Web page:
The Future of Real-time Publishing
Moderator : Brian Stelter (@brianstelter)
I recently spent some time at the Social Media Week event on the Future of Real Time Publishing – where we were watching the tweets coming from Storyful’s Egypt feed. The four characters on stage were going over some of the challenges for the real time publishing issue – which was extremely entertaining. But then the moderator asked a very simply question: “Is all there is but twitter and Facebook? Is there nothing more?”
The panel got into a discussion about the longevity of the services, the many masses of people on the services (read: audience) and the systems themselves. The next question was whether or not the Tunisia uprising would have happened if not for twitter and/or Facebook. One of the panelists suggested that it would have, but much slower and much more bloodier.
As I listened, I wondered if there was a fundamental misunderstanding of what social networks and the connection between Facebook + twitter + mobile phones means to the political process – both in political campaigning AND governing.
We Live in Lower Friction Times
About three years ago, at a BarCampNYC event, I spoke on the topic of “The Speed of Memes” – the idea being that memes are carried across the knowledge-sphere a lot faster than they ever did before. And with each new improvement on communication technology – we have seen changes in how events unfold in our lives.
With the advent of the telegraph, election results were transmitted faster than before. Lincoln’s speech at the Cooper Union Great Hall became news (along with the Gettysburg Address) through the speed that had heretofore not been possible without the technology.
With the advent of radio, the nation could not have gathered around and mobilized in the same fashion without those fireside chats from FDR and the news and information that was communicated from oceans away to mobilize our nation to fight against the Nazis.
With the advent of television, the Vietnam War would have been just another war “over there”, but with vivid pictures of action splashing across the screens of millions of Americans, a movement rose up to fight against the war. The anti-war movement was spurred on over time, but much faster that the pro-war movement of 1939-41 since the speed of the memes were not able to travel as quickly.
With the advent of the Internet and particularly blogs, information began to get disseminated much faster – and with the help of google, people could easily find information out and connect the news sources to the stories they were creating and become their own blog network (see the old blogrolls for confirmation of where the web existed). Google guaranteed speedy search, and blogging guaranteed quicker publishing that waiting for editors and machines to churn out the papers. The sudden demise of Dell’s influence with a single post by Jeff Jarvis became the inflection point for how powerful a meme could be.
Informational Friction Coefficient going to zero?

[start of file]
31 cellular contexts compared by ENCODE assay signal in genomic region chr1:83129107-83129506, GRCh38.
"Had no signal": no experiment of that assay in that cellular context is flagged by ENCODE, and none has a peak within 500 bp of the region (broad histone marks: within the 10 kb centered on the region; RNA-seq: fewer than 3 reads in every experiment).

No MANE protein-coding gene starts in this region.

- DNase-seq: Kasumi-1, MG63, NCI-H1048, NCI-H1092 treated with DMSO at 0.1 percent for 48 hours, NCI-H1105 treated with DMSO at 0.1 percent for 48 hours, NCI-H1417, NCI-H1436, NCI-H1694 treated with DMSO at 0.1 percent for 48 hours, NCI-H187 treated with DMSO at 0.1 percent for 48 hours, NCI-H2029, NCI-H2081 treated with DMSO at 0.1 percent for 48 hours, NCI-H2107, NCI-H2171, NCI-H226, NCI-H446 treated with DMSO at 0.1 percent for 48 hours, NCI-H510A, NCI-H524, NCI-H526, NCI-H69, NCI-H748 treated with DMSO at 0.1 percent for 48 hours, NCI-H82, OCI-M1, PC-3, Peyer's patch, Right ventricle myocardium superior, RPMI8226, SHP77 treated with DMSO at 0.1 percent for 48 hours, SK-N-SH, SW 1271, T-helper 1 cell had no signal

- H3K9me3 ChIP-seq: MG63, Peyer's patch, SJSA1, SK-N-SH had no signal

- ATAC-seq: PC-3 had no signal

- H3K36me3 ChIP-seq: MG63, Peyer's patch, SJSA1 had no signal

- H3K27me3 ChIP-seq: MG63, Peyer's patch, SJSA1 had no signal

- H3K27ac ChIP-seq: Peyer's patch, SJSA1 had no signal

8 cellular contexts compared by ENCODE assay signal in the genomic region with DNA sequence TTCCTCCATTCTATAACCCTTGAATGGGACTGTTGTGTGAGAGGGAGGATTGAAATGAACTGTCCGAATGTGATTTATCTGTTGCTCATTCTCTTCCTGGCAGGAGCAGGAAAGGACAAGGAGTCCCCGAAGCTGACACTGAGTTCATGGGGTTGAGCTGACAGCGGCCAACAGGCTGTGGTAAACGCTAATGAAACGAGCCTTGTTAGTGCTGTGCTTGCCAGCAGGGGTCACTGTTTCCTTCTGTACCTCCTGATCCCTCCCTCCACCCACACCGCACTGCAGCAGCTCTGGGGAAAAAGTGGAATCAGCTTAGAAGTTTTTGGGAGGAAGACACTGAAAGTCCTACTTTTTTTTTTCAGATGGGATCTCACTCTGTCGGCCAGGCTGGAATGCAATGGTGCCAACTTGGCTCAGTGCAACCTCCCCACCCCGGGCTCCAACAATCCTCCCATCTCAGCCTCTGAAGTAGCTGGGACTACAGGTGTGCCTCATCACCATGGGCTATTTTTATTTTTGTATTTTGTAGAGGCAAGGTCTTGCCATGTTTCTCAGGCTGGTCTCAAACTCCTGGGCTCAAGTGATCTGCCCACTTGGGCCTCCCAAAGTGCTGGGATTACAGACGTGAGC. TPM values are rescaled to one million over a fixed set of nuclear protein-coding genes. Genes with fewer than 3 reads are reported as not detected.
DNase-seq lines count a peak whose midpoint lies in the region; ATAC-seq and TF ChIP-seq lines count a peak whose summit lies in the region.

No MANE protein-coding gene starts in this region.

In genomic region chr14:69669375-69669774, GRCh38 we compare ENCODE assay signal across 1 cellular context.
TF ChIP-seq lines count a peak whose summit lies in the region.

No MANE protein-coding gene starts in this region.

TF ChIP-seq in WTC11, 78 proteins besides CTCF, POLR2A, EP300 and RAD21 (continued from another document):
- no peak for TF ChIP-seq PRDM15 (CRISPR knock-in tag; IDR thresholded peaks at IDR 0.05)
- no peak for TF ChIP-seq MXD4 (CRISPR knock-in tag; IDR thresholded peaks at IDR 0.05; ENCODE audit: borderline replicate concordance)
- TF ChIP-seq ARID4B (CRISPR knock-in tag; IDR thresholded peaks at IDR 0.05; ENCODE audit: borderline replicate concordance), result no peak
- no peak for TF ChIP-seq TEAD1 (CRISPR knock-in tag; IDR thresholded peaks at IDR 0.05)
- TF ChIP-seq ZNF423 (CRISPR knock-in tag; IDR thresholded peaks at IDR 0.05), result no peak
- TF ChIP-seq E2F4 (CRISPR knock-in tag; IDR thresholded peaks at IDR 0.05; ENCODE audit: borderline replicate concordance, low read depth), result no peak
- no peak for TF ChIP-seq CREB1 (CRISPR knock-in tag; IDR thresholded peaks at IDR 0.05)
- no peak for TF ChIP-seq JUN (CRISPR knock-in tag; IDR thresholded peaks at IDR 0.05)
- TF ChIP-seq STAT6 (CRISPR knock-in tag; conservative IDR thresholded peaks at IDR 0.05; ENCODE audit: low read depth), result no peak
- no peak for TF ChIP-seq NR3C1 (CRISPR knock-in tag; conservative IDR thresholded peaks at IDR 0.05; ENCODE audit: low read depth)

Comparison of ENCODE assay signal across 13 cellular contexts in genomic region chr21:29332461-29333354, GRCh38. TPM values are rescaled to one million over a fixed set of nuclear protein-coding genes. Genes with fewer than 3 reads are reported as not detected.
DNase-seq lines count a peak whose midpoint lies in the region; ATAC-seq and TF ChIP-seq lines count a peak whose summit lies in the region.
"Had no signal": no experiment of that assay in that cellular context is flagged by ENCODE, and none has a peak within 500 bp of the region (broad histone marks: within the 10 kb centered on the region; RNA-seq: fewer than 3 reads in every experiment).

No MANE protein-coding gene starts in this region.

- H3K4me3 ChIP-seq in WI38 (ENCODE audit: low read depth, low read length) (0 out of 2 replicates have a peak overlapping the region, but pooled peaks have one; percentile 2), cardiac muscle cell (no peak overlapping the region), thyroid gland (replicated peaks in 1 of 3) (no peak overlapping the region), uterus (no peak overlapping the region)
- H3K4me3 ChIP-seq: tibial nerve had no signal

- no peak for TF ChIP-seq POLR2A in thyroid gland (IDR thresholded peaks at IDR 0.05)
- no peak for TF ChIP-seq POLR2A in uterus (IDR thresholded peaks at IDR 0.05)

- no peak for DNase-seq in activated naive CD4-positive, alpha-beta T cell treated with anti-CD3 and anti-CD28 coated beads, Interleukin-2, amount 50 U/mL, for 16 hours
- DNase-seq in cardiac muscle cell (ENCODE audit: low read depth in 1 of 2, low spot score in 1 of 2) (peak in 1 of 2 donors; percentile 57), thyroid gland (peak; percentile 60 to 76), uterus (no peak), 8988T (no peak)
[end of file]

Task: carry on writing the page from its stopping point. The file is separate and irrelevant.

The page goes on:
And now twitter and Facebook. But we should actually connect it to mobile phones and high speed/high throughput networks. With the advent of these technologies, and then the standardization of memes into 140 characters with shortened links or the standard structure of a news story on Facebook and the algorithm that determines who sees what on their Newsfeed – we are seeing an acceleration of information dissemination. A speed of memes that is much greater than people are used to.
Less than a month ago – if you had asked any Joe/Jane on the street, you would not have heard a harsh word about Mubarak. Even on January 25th, when the first 30K marchers rose up, we still would have not paid much attention. But as the crowds swelled, and the community rose up – it became more and more obvious that the fury that had been simmering and the validation that came with the first protesters showed up in the inboxes, Facebook newsfeeds or SMS messages on their mobile phones emboldened an entire community to rise up and take back their country.
The speed of the meme is what politicians, political operatives and governments are awakening to. No more are the Facebookers simply an entertainment. No more are the tweeters simply someone to deride because they talk about things that you are not interested in. The networks have become more enmeshed and the speed of information transmission has increased to what the telco world would call “the last mile”. Now, the last mile is in the hands of regular people – on their mobile phones, on their laptops connected either via wifi or by high speed mobile network connection. And yes, countries can “pull the plug” as Egypt did – but work-arounds are always possible.
The friction that used to give people and companies time to respond/react has disappeared. And this is something we as a culture have to begin to appreciate. Funniest thing I read the other day was Zoe Pollack commenting on another post on the professionalism of the web and how it is not the source of “shock” anymore.
But as long as the networks exist – and they may be for a little while longer – these issues will continue to grow. The utility of twitter with its API and ubiquity on all mobile phone platforms (both smart phones and normal) and the thrall of Facebook to our information-hungry communities combined with the social network graph and the APIs that allow for even further fine-tuning of our interests when we need them – this is a challenge that governments both here and abroad are going to need to address.